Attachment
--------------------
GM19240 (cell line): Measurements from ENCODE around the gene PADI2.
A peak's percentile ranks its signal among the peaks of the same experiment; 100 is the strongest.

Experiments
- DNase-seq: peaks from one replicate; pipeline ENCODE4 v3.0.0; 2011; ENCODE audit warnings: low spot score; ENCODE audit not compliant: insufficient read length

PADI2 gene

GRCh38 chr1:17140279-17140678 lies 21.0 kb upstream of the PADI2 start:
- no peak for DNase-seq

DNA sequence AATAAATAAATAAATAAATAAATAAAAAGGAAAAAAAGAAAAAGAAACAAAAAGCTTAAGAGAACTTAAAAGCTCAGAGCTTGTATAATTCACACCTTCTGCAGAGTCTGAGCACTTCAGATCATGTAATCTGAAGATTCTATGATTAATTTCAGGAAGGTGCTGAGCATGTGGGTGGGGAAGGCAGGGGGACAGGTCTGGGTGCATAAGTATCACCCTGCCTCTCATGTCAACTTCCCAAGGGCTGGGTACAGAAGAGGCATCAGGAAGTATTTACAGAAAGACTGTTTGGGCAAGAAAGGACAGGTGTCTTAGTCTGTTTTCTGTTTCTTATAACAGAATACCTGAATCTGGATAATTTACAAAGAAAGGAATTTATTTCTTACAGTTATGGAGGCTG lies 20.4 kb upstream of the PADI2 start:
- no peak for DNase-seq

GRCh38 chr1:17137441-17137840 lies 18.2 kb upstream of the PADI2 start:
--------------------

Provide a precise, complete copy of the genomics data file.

GM19240 (cell line): Measurements from ENCODE around the gene PADI2.
A peak's percentile ranks its signal among the peaks of the same experiment; 100 is the strongest.

Experiments
- DNase-seq: peaks from one replicate; pipeline ENCODE4 v3.0.0; 2011; ENCODE audit warnings: low spot score; ENCODE audit not compliant: insufficient read length

PADI2 gene

GRCh38 chr1:17140279-17140678 lies 21.0 kb upstream of the PADI2 start:
- no peak for DNase-seq

DNA sequence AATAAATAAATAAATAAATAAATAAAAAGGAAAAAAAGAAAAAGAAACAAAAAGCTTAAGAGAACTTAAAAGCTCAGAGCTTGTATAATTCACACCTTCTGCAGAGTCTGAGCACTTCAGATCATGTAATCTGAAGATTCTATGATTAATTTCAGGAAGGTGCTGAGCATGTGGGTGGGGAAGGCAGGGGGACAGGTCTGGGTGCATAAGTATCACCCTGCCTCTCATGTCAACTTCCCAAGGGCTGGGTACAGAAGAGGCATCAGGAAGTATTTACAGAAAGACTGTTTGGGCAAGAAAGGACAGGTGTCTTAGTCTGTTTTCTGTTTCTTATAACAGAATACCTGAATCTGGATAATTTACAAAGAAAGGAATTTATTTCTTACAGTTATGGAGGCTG lies 20.4 kb upstream of the PADI2 start:
- no peak for DNase-seq

GRCh38 chr1:17137441-17137840 lies 18.2 kb upstream of the PADI2 start: